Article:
Travel booking service Traveloka, one of Indonesia’s most valuable startups, has been forced to lay off a significant portion of its staff, as the coronavirus outbreak saps demand for travel, two sources familiar with the matter told the Nikkei Asian Review.
The cuts, which affected around 100 people or 10 percent of the startup’s employees, happened last week, according to a source, who said some of those who remain are being paid half their regular salary.
Traveloka is the latest company in Indonesia’s tourism sector to be badly hurt by the coronavirus, alongside hotels and restaurants, especially in the popular holiday destination of Bali. Indonesia has closed its borders to all foreign travelers, and domestic travel has also been hit as provincial governments instruct people to work and study at home.
Traveloka’s investors include Singaporean sovereign wealth fund GIC, which led the company’s latest funding round, worth $420 million, last April, and U.S. online travel player Expedia, which pumped in $350 million in 2017.
Traveloka had not commented officially on the layoffs at time of publication. But during a conference call on Tuesday, Caesar Indra, who heads Traveloka’s transport business, said the company had had a “massive amount” of requests for refunds from customers whose travel plans had been affected by the pandemic.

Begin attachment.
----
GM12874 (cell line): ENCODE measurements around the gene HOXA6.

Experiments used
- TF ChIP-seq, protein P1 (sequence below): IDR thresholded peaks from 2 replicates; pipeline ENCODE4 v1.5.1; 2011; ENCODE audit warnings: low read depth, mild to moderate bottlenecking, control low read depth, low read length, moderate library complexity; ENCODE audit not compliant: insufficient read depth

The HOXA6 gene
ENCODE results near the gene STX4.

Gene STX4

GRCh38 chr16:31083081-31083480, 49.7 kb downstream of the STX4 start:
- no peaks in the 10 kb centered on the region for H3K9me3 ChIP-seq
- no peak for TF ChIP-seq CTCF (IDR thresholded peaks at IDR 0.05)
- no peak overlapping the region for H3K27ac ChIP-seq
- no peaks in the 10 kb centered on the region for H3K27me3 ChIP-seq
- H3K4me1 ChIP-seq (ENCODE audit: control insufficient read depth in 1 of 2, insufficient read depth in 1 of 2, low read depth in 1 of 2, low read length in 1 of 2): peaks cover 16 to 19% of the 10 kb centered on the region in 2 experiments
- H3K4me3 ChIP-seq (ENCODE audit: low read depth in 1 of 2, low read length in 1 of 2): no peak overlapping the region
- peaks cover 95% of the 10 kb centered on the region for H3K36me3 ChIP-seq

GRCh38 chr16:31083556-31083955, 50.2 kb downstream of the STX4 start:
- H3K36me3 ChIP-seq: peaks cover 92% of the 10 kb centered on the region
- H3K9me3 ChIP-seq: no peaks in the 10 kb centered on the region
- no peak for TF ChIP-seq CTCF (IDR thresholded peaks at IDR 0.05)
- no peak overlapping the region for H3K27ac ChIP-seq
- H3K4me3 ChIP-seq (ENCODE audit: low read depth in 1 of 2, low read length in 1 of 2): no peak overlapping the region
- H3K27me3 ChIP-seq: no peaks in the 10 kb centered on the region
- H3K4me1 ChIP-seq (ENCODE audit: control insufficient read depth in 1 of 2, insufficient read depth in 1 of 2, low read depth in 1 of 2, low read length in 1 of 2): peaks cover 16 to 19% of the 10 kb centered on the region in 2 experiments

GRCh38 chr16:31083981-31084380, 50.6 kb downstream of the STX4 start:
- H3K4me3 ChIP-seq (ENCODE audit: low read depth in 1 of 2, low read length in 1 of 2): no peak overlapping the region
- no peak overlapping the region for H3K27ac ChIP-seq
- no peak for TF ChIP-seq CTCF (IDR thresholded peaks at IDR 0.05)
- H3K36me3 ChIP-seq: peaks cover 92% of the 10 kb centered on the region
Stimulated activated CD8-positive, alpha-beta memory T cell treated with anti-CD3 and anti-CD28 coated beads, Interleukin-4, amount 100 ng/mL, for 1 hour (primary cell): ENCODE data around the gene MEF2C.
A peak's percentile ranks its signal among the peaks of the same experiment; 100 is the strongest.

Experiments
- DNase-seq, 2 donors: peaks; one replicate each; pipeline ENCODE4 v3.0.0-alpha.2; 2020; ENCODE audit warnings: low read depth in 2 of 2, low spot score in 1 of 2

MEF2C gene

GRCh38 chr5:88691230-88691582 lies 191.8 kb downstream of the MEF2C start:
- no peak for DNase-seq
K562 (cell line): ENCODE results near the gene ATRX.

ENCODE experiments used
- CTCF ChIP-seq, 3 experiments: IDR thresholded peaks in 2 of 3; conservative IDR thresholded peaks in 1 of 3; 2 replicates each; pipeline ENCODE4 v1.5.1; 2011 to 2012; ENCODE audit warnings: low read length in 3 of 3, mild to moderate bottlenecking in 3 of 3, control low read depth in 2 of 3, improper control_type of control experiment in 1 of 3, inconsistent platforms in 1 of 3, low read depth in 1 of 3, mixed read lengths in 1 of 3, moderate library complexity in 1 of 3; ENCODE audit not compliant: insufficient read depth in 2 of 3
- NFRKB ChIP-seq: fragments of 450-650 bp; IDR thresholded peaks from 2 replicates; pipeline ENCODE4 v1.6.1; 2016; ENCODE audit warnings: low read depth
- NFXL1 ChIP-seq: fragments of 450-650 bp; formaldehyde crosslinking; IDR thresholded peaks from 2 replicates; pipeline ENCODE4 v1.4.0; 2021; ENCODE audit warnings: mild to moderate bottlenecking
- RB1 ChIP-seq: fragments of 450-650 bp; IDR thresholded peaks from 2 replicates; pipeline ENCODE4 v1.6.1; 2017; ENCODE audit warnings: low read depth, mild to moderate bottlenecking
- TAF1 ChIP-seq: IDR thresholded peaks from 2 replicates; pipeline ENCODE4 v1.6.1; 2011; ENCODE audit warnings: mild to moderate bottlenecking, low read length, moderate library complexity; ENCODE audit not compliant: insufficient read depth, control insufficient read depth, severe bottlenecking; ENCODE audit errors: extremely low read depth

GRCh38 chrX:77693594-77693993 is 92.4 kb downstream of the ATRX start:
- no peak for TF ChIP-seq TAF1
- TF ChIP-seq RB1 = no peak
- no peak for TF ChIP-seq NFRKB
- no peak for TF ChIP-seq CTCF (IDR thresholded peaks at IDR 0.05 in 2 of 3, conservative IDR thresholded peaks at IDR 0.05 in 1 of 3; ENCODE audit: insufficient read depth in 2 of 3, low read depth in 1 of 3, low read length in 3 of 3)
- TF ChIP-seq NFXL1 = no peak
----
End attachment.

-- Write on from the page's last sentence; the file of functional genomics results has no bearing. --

“We started to see a decline in travel and experience booking and massive refund volume back in February in Thailand, when their government discouraged people from traveling. The situation went downhill afterwards,” Indra said.
Established as a flight aggregator in 2012, the startup — one of five Indonesian unicorns, or private companies valued at over $1 billion — quickly shifted to offering airline and hotel bookings on its own and grew rapidly on the back of rising incomes and growing travel demand among Indonesians.
Traveloka also moved into neighboring markets, including Thailand, Vietnam and the Philippines, and expanded beyond Southeast Asia for the first time when it launched services in Australia in February last year.
In its search for profitability Traveloka branched out into financial services and began offering users lifestyle activities on its platform.
A source said that were it not for the coronavirus, Traveloka would not have needed to lay off staff. “Traveloka was one of the companies with very prudent financial discipline,” said a source. “[But] this coronavirus really hit them hard.”